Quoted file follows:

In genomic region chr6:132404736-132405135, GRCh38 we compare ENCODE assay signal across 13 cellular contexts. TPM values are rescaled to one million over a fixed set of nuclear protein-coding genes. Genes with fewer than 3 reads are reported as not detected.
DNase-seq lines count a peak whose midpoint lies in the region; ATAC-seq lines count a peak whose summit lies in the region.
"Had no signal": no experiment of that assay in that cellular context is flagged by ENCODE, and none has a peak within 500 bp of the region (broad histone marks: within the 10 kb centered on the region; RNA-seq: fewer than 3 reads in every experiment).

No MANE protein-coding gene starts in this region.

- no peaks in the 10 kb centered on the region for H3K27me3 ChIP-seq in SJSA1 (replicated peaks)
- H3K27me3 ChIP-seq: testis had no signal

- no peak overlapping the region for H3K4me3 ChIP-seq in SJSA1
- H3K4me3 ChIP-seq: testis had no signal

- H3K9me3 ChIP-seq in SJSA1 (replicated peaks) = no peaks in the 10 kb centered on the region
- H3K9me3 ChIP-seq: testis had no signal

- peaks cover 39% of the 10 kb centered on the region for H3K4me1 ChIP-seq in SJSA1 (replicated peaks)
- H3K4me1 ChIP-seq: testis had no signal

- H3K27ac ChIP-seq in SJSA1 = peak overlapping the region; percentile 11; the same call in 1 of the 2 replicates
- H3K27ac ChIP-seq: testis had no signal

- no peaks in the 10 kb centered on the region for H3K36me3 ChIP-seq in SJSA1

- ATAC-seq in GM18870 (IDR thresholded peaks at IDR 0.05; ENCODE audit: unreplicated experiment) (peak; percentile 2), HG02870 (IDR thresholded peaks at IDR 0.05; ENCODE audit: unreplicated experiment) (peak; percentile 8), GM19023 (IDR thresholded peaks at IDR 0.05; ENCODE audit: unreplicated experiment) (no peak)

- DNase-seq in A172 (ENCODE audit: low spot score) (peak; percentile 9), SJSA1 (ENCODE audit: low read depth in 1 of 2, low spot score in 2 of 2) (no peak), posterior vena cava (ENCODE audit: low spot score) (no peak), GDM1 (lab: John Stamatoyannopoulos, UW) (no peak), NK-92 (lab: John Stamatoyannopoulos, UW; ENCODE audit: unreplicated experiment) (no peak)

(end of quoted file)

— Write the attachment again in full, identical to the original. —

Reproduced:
In genomic region chr6:132404736-132405135, GRCh38 we compare ENCODE assay signal across 13 cellular contexts. TPM values are rescaled to one million over a fixed set of nuclear protein-coding genes. Genes with fewer than 3 reads are reported as not detected.
DNase-seq lines count a peak whose midpoint lies in the region; ATAC-seq lines count a peak whose summit lies in the region.
"Had no signal": no experiment of that assay in that cellular context is flagged by ENCODE, and none has a peak within 500 bp of the region (broad histone marks: within the 10 kb centered on the region; RNA-seq: fewer than 3 reads in every experiment).

No MANE protein-coding gene starts in this region.

- no peaks in the 10 kb centered on the region for H3K27me3 ChIP-seq in SJSA1 (replicated peaks)
- H3K27me3 ChIP-seq: testis had no signal

- no peak overlapping the region for H3K4me3 ChIP-seq in SJSA1
- H3K4me3 ChIP-seq: testis had no signal

- H3K9me3 ChIP-seq in SJSA1 (replicated peaks) = no peaks in the 10 kb centered on the region
- H3K9me3 ChIP-seq: testis had no signal

- peaks cover 39% of the 10 kb centered on the region for H3K4me1 ChIP-seq in SJSA1 (replicated peaks)
- H3K4me1 ChIP-seq: testis had no signal

- H3K27ac ChIP-seq in SJSA1 = peak overlapping the region; percentile 11; the same call in 1 of the 2 replicates
- H3K27ac ChIP-seq: testis had no signal

- no peaks in the 10 kb centered on the region for H3K36me3 ChIP-seq in SJSA1

- ATAC-seq in GM18870 (IDR thresholded peaks at IDR 0.05; ENCODE audit: unreplicated experiment) (peak; percentile 2), HG02870 (IDR thresholded peaks at IDR 0.05; ENCODE audit: unreplicated experiment) (peak; percentile 8), GM19023 (IDR thresholded peaks at IDR 0.05; ENCODE audit: unreplicated experiment) (no peak)

- DNase-seq in A172 (ENCODE audit: low spot score) (peak; percentile 9), SJSA1 (ENCODE audit: low read depth in 1 of 2, low spot score in 2 of 2) (no peak), posterior vena cava (ENCODE audit: low spot score) (no peak), GDM1 (lab: John Stamatoyannopoulos, UW) (no peak), NK-92 (lab: John Stamatoyannopoulos, UW; ENCODE audit: unreplicated experiment) (no peak)